~LV has a very specific pattern.
 On this cake, my emblems are larger than they would be on a purse, but I tried to stick to the pattern, except in the spot where I got off.. hey every cake has a back right??!! I hand painted these emblems on with gold luster and lemon extract. there are also cutters that are similar to the shapes. using and edible image is also an option. This is part where you can get creative. Sometimes we like items to look like exact replicas, but I have come to realize that it is an ARTISTIC REPRESENTATION, and therefore does not have to be exact. I'm sticking to it!




~if you notice on this bag,
 the handles aren't at the top of the bag, so while I'm sure it would be possible to make hard handles standing up, I felt like it would be easier to make them hanging down. If you wanted to do them standing up, I would suggest gumpaste handles made in advance of course. Elisa Strauss has instructions on how to do handles in her confetti cakes book. and I'm sure you could google.. google is my friend when making cake! So for these handles, I first made the shapes of the leather patches that are stitched on the bag. for the gold metal circle, I just cut a circle of fondant with a round tip and painted it gold. I made the handle with a rectangle folded in half and stitched on the edge.



These handles also have a distinct way they come together over the hardware so to replicate that I made the end of the handle fold over where the hardware would be and stitched it. I glued the handle to the leather patches. Because the handles are not standing up, the hardware is just an illusion. I made 2 thin sausage shapes out of modeling chocolate and stuck the ends in the opening on the patch and the opening in the handle. I then painted them gold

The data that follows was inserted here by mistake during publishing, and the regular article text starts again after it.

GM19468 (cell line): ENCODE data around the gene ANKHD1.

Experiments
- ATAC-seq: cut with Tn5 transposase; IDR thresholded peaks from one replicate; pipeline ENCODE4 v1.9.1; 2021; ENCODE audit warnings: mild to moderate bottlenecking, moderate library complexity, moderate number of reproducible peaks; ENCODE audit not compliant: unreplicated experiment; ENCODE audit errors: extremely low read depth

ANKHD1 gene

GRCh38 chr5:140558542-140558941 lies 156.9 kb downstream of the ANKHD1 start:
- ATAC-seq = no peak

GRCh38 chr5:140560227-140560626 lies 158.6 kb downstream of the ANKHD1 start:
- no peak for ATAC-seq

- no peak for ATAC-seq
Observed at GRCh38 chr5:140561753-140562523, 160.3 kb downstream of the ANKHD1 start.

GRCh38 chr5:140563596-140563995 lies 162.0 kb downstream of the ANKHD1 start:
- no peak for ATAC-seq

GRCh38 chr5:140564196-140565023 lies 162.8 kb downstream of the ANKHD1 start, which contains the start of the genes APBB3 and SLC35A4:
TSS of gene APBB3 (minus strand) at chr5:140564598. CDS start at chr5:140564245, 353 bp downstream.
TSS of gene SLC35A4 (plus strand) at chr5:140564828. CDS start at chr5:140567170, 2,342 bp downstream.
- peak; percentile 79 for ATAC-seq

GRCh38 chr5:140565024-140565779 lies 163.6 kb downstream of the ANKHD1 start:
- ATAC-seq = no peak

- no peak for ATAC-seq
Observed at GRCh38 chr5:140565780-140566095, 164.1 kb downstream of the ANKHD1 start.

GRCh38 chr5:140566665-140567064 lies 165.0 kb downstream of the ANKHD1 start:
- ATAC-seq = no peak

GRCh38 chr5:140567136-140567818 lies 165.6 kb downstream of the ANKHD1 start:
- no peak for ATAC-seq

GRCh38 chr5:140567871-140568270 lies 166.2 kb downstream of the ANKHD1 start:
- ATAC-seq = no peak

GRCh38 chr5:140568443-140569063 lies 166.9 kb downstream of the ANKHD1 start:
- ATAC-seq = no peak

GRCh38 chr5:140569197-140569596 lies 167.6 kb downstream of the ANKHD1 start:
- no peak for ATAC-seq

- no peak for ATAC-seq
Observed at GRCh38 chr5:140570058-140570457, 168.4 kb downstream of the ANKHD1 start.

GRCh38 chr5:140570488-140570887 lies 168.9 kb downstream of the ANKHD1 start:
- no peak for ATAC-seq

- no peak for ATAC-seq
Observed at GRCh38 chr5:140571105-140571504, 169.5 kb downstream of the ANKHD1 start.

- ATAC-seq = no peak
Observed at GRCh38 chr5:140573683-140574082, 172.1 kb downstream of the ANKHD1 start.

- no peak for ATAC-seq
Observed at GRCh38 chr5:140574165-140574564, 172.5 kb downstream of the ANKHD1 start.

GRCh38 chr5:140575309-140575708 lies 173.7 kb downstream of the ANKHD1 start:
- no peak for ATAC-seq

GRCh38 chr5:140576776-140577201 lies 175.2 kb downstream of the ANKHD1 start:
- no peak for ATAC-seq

.~make any other hardware that comes on the purse that you want to make. and voila! a purse!
here is another LV purse I made, different shape, pretty much the same procedure


Photos and Tutorial by Samele Thorner 2009. All rights reserved.
The tutorial or patterns cannot be reproduced for commercial purposes without permission from the author.

Tuesday, April 14, 2009

Calla Lilly Tutorial





Calla Lilies are really easy to make. I bought these cutters at an ICES convention in a set of 3.
But you can order these from D&G Occasions. Click on the pictures for a better view.
Make the pistils in advance and let dry. Roll a small sausage about the 2/3 the length of your cutter. If you are making natural looking calla's start with yellow paste. I use long toothpicks and insert after dipping the end in piping gel. After they are dry, brush them with a thin coat of piping gel and roll them in a little bit of massa cornmeal for a realistic look.